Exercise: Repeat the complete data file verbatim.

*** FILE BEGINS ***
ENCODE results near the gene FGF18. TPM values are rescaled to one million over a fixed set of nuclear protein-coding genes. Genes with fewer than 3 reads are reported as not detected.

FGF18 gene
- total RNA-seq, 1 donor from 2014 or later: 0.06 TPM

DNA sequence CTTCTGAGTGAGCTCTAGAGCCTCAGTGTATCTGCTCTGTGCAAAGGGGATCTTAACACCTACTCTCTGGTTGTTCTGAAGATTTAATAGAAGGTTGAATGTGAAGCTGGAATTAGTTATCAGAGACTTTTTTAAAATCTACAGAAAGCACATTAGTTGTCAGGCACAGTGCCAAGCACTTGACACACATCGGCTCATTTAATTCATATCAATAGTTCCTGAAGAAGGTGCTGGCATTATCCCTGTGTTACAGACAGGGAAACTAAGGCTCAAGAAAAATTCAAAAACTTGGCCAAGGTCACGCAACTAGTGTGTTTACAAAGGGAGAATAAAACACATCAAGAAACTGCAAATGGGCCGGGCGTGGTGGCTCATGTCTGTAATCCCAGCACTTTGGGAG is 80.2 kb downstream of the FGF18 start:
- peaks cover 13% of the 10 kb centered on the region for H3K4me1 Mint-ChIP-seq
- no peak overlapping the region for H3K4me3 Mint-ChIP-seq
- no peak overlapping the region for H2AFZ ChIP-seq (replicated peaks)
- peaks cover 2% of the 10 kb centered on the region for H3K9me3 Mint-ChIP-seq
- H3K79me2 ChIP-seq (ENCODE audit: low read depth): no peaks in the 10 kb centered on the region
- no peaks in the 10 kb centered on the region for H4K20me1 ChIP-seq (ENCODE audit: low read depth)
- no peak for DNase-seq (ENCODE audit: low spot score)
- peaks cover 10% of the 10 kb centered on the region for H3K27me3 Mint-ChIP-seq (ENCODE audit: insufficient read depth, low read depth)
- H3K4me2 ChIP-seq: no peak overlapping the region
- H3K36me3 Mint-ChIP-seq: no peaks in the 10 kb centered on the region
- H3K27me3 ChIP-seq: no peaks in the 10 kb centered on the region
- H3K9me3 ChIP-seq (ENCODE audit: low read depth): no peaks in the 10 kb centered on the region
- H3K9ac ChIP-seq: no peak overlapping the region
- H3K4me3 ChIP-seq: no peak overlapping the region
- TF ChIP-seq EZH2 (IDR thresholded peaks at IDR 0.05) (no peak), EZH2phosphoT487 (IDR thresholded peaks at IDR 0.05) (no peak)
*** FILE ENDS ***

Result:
ENCODE results near the gene FGF18. TPM values are rescaled to one million over a fixed set of nuclear protein-coding genes. Genes with fewer than 3 reads are reported as not detected.

FGF18 gene
- total RNA-seq, 1 donor from 2014 or later: 0.06 TPM

DNA sequence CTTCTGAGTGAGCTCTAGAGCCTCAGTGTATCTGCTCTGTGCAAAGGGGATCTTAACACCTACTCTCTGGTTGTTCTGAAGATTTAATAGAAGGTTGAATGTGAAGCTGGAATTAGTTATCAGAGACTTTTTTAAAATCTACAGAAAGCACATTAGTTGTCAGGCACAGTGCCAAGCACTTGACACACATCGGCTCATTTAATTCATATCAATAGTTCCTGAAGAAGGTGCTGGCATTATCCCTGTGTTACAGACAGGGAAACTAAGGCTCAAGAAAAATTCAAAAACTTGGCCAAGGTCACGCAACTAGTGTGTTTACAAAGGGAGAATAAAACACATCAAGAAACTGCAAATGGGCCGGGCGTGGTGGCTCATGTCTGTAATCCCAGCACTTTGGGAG is 80.2 kb downstream of the FGF18 start:
- peaks cover 13% of the 10 kb centered on the region for H3K4me1 Mint-ChIP-seq
- no peak overlapping the region for H3K4me3 Mint-ChIP-seq
- no peak overlapping the region for H2AFZ ChIP-seq (replicated peaks)
- peaks cover 2% of the 10 kb centered on the region for H3K9me3 Mint-ChIP-seq
- H3K79me2 ChIP-seq (ENCODE audit: low read depth): no peaks in the 10 kb centered on the region
- no peaks in the 10 kb centered on the region for H4K20me1 ChIP-seq (ENCODE audit: low read depth)
- no peak for DNase-seq (ENCODE audit: low spot score)
- peaks cover 10% of the 10 kb centered on the region for H3K27me3 Mint-ChIP-seq (ENCODE audit: insufficient read depth, low read depth)
- H3K4me2 ChIP-seq: no peak overlapping the region
- H3K36me3 Mint-ChIP-seq: no peaks in the 10 kb centered on the region
- H3K27me3 ChIP-seq: no peaks in the 10 kb centered on the region
- H3K9me3 ChIP-seq (ENCODE audit: low read depth): no peaks in the 10 kb centered on the region
- H3K9ac ChIP-seq: no peak overlapping the region
- H3K4me3 ChIP-seq: no peak overlapping the region
- TF ChIP-seq EZH2 (IDR thresholded peaks at IDR 0.05) (no peak), EZH2phosphoT487 (IDR thresholded peaks at IDR 0.05) (no peak)